RSA-509 - Protection & Advocacy of Individual Rights (PAIR) Program Performance Report

Iowa (IOWA P and A SERVICES, INC.) - H240A160016 - FY2016

General Information

Designated Agency Identification

NameDisability Rights Iowa
Address400 East Court Avenue
Address Line 2Suite 300
CityDes Moines
Zip Code50309
Website Address
TTY 515-278-0571
Toll-free Phone800-779-2502
Toll-free TTY866-483-3342
Name of P&A Executive DirectorJane Hudson, Executive Director
Name of PAIR Director/CoordinatorCynthia A. Miller
Person to contact regarding reportCynthia A. Miller
Contact Person phone515-278-2502

Part I. Non-Case Services

A. Individual Information and Referral Services (I&R)

Multiple responses are not permitted.

1. Individuals receiving I&R within PAIR priority areas1
2. Individuals receiving I&R outside PAIR priority areas296
3. Total individuals receiving I&R (lines A1 + A2)297

B. Training Activities

1. Number of trainings presented by PAIR staff16
2. Number of individuals who attended training (approximate)542

The following were 16 trainings conducted by staff that related to the PAIR program in FY 16: Alternatives to guardianship: DRI conducted 7 trainings on alternatives to guardianship/conservatorship: 1. Great Prairie AEA (2 trainings): DRI presented to parents, educators and service providers on alternative, less restrictive forms of substitute decision making. 2. Green Hills AEA: DRI presented to parents and educators on less restrictive alternatives to guardianship, individual rights and substitute decision making. 3. Clear Lake AEA: DRI presented to parents, AEA staff, and providers on individual rights in substitute decision making, less restrictive forms of assistance. 4. Marshalltown: DRI trained parents and educators on substitute decision making and the ward’s right under a guardianship. 5. Cedar Falls AEA: DRI trained parents and educators on individual rights and substitute decision making and alternatives to guardianship for students with disabilities approaching the age of majority. 6. IVRS - DRI presented to rehab professionals on guardianships, conservatorships, and less restrictive forms of substitute decision making. Accessibility DRI conducted 2 trainings on accessibility in FY16 1. ADA Etiquette - DRI presented to individuals with disabilities, family members, professionals, and the general public regarding the Americans with Disabilities Act, providing an overview of its provisions. 2. Public Health - DRI trained Iowa Department of Public Health staff on ADA Title II and its impact on state service delivery. Education and transition planning DRI conducted 3 trainings on education and transition planning in FY16: 1. Together We Can, Special education — DRI presented to parents and students with disabilities on upcoming change in the law that may affect students’ IEPs, and to answer commonly asked questions. 2. Together We Can, Social skills — DRI presented to parents and individuals with disabilities on sexuality, consent, and the law. 3. Together We Can planning committee — DRI was a planning partner with a group of agencies that organized a conference to educate parents, individuals with disabilities, and professionals on a variety of subjects including disability law, special education, transition to work, and benefits planning. Employment rights DRI conducted 3 trainings on employment rights in FY16: 1. Seizure Smart Employment — DRI trained individuals with epilepsy about rights in employment, including 8th Circuit court cases and legal and practical considerations under the ADA. 2. UI Social Work — DRI trained U of I social work students on the history of the disability rights movement, DRI services, and the connection to their future work in the social work field. 3. UNI Social Work — DRI trained UNI social work students on the history of the disability rights movement, DRI services, and the connection to their future work in the social work field. P&A Access: DRI conducted one training on P&A Access in FY16: 1. SD P&A — DRI conducted a web-based training for the South Dakota P&A on a range of topics including types of settings, identification of settings to monitor, focus of monitoring based on agency priorities, preparation for monitoring, interviewing administrators, touring the setting, interviewing individuals with disabilities and how the P&A will use the information learned during monitoring.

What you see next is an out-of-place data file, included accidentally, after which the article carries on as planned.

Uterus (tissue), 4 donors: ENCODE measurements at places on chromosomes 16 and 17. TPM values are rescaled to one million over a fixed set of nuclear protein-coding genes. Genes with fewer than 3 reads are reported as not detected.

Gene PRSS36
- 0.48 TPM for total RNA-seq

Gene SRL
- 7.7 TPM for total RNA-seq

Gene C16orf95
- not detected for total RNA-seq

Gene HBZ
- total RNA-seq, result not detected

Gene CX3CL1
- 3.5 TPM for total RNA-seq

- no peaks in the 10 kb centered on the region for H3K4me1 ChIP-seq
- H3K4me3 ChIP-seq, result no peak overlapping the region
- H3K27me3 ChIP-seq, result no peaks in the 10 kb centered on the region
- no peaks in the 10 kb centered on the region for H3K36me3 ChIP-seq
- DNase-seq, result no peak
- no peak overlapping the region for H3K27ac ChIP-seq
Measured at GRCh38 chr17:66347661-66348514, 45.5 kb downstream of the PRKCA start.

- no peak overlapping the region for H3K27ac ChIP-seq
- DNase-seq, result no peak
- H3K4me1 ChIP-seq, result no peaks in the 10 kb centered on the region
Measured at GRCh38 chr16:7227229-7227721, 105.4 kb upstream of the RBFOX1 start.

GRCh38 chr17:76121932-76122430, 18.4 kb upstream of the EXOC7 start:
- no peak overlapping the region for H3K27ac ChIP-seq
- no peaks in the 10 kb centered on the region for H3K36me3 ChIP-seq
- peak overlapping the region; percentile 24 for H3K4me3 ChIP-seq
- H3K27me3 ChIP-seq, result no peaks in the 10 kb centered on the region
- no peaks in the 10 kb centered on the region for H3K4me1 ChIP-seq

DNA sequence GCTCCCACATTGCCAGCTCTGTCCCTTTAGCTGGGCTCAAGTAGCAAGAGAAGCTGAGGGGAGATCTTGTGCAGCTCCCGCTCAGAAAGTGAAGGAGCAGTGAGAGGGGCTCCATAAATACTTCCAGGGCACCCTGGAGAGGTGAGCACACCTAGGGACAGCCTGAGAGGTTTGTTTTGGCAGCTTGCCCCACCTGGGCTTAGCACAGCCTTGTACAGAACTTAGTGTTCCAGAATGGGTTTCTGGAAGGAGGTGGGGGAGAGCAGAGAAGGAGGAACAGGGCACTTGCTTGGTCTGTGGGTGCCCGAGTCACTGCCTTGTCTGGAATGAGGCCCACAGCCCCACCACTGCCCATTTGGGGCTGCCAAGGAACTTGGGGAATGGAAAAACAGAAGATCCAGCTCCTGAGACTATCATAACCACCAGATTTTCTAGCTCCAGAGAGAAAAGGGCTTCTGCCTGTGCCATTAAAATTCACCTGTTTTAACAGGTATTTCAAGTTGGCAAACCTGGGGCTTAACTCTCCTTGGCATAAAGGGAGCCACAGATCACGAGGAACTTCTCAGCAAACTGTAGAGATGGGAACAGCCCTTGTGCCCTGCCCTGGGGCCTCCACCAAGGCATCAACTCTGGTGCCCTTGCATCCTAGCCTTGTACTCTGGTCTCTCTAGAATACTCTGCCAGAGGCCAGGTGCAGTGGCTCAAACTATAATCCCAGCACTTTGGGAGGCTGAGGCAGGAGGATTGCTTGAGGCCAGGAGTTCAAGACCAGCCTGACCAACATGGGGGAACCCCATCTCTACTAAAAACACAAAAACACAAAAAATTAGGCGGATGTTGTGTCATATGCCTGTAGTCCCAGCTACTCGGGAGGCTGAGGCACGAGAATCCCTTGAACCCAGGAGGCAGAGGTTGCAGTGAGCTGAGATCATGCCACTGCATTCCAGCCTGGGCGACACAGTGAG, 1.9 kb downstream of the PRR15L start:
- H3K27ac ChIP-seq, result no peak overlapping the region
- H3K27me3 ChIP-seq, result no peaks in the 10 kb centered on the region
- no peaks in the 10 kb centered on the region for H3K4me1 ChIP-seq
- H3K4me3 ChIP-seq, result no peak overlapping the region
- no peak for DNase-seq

C. Information Disseminated to the Public

1. Radio and TV appearances by PAIR staff5
2. Newspaper/magazine/journal articles2
3. PSAs/videos aired0
4. Hits on the PAIR/P&A website31,815
5. Publications/booklets/brochures disseminated906
6. Other (specify separately)2


DRI disseminated information via an interactive web-based training for another P&A on monitoring facilities. DRI disseminated information used to train special education attorneys via powerpoint presentations and handouts.

Part II. Individuals Served

A. Individuals Served

Count individual once per FY. Multiple counts not permitted for lines A1 through A3.

1. Individuals still served as of October 1 (carryover from prior FY)17
2. Additional individuals served during the year45
3. Total individuals served (lines A1 + A2)62
4. Individuals w. more than 1 case opened/closed during the FY. (Do not add this number to total on line A3 above.)1

B. Individuals served as of September 30

Carryover to next FY may not exceed total on line II. A.3 above 11

C. Problem Areas/Complaints of Individuals Served

1. Architectural accessibility7
2. Employment12
3. Program access4
4. Housing6
5. Government benefits/services2
6. Transportation2
7. Education3
8. Assistive technology1
9. Voting0
10. Health care5
11. Insurance0
12. Non-government services0
13. Privacy rights1
14. Access to records0
15. Abuse2